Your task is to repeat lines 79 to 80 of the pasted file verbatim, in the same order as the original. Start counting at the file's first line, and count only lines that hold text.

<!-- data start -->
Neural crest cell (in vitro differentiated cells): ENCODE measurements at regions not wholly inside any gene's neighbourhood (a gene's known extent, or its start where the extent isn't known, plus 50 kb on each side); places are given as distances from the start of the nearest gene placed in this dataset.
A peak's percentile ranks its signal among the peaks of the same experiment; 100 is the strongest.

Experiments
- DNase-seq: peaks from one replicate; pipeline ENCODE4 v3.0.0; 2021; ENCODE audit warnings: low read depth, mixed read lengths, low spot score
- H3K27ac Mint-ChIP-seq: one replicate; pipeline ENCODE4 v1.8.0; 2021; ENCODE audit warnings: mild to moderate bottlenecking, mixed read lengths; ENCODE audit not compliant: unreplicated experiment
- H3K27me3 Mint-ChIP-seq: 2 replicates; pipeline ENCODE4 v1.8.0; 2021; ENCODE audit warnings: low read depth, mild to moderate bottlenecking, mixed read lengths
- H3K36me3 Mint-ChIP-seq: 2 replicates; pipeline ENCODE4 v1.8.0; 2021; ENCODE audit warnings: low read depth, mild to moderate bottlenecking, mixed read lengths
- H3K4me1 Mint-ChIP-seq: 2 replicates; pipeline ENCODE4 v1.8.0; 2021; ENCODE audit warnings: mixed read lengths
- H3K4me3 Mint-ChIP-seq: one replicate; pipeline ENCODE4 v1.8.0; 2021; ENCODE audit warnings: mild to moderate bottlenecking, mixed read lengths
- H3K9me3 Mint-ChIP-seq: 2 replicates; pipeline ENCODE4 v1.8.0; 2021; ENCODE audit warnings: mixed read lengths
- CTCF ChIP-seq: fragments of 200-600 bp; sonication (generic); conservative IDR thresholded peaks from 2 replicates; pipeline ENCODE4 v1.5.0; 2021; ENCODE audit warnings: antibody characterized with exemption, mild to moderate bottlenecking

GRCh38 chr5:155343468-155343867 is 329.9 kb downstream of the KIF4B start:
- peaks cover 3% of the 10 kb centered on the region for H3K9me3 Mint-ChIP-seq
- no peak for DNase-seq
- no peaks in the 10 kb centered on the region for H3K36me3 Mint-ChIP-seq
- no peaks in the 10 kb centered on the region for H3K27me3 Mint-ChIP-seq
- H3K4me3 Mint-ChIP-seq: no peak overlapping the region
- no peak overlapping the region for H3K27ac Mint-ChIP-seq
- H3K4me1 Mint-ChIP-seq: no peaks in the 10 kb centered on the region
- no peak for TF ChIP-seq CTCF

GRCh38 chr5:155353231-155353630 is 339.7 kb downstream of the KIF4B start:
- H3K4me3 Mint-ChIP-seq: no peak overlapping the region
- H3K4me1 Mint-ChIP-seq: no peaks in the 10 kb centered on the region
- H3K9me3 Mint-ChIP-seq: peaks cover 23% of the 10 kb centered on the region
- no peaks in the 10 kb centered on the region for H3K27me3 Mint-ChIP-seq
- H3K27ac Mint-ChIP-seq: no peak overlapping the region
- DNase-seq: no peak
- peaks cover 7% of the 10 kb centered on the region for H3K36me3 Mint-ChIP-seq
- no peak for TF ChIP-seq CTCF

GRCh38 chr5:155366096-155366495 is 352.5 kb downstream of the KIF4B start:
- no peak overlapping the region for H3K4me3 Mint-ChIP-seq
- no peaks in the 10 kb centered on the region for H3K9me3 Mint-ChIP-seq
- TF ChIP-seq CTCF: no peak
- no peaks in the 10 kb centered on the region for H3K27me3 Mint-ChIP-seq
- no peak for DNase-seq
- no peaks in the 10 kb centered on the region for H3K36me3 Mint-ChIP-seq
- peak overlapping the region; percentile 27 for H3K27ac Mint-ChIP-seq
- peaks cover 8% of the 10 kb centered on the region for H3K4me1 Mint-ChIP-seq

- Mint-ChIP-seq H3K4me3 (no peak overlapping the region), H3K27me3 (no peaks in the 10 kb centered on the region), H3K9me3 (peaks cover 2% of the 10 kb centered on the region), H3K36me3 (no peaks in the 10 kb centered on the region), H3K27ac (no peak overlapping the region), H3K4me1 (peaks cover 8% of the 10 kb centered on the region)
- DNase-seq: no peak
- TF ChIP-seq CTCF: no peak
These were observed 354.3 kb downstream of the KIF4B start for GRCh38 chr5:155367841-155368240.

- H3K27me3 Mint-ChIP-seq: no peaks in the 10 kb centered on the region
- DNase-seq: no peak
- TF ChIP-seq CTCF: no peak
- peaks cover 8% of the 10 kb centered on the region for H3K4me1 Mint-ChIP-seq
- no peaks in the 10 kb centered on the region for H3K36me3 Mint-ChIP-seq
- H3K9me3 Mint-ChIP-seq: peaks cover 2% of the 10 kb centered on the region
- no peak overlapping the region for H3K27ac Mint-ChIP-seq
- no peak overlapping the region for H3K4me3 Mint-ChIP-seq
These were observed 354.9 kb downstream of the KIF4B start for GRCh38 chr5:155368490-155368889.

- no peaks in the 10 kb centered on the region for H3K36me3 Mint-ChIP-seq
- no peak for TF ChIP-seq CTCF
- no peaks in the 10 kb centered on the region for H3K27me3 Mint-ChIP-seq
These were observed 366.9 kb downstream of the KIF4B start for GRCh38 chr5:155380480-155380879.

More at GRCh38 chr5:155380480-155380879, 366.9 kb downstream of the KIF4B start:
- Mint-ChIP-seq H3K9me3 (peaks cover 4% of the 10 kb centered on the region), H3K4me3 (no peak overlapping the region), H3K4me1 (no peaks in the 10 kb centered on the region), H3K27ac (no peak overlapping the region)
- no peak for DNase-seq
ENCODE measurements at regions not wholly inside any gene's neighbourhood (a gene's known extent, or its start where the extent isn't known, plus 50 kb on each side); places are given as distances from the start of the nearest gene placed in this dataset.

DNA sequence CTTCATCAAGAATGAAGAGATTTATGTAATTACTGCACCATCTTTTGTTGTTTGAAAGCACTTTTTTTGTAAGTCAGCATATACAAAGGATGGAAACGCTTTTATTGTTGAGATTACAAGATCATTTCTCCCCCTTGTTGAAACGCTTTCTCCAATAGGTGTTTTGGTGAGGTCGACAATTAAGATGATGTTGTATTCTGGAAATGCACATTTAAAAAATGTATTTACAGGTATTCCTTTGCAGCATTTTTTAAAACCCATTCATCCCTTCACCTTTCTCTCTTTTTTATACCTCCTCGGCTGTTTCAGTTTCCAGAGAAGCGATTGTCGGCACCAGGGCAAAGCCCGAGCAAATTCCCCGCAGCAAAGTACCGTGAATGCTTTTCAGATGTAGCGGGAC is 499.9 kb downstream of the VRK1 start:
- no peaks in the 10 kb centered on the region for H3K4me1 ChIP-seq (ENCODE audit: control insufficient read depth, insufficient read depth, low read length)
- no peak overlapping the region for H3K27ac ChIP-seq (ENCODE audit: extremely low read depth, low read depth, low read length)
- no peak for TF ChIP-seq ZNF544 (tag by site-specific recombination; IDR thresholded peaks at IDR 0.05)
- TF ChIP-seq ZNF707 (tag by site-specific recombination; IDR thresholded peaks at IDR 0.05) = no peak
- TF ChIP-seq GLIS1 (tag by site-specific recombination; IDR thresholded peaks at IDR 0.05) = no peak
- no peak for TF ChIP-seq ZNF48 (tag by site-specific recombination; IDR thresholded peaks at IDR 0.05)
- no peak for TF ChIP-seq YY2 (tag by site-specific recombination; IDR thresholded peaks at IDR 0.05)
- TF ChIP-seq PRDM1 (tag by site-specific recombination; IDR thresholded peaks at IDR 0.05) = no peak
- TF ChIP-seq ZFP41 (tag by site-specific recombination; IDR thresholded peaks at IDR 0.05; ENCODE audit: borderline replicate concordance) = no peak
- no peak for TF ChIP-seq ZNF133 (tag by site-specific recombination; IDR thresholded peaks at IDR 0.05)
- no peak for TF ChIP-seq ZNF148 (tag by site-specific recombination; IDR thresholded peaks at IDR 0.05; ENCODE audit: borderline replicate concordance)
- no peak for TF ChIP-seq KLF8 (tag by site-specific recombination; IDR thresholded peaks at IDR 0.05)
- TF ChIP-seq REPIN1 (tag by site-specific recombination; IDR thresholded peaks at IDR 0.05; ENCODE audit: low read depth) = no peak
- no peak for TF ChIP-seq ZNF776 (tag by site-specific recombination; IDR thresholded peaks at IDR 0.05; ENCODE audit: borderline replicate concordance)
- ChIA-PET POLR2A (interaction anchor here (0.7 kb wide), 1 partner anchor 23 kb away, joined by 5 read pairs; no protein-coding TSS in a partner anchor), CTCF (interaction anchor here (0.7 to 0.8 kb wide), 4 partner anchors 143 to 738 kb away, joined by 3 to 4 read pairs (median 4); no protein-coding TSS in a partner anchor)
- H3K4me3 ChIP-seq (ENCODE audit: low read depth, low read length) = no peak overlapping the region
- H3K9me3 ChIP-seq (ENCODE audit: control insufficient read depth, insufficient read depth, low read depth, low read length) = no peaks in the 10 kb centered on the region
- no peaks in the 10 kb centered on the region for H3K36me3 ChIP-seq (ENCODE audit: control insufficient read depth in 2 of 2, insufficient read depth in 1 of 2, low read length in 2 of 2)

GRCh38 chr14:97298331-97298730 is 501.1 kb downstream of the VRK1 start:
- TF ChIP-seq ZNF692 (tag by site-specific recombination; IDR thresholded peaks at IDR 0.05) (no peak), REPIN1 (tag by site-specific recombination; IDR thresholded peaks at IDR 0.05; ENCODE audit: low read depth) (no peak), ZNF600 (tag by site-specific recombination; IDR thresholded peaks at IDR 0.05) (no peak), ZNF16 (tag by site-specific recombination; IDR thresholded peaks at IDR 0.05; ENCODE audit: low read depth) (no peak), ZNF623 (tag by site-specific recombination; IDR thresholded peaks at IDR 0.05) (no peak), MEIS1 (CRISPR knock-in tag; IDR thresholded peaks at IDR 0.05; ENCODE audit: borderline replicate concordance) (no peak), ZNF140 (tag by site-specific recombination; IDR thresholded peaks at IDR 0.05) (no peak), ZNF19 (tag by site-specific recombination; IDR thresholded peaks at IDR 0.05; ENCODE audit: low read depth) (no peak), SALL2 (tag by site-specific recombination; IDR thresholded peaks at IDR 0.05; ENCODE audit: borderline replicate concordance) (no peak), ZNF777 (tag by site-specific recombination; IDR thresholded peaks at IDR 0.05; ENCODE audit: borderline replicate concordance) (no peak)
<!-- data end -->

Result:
GRCh38 chr14:97298331-97298730 is 501.1 kb downstream of the VRK1 start:
- TF ChIP-seq ZNF692 (tag by site-specific recombination; IDR thresholded peaks at IDR 0.05) (no peak), REPIN1 (tag by site-specific recombination; IDR thresholded peaks at IDR 0.05; ENCODE audit: low read depth) (no peak), ZNF600 (tag by site-specific recombination; IDR thresholded peaks at IDR 0.05) (no peak), ZNF16 (tag by site-specific recombination; IDR thresholded peaks at IDR 0.05; ENCODE audit: low read depth) (no peak), ZNF623 (tag by site-specific recombination; IDR thresholded peaks at IDR 0.05) (no peak), MEIS1 (CRISPR knock-in tag; IDR thresholded peaks at IDR 0.05; ENCODE audit: borderline replicate concordance) (no peak), ZNF140 (tag by site-specific recombination; IDR thresholded peaks at IDR 0.05) (no peak), ZNF19 (tag by site-specific recombination; IDR thresholded peaks at IDR 0.05; ENCODE audit: low read depth) (no peak), SALL2 (tag by site-specific recombination; IDR thresholded peaks at IDR 0.05; ENCODE audit: borderline replicate concordance) (no peak), ZNF777 (tag by site-specific recombination; IDR thresholded peaks at IDR 0.05; ENCODE audit: borderline replicate concordance) (no peak)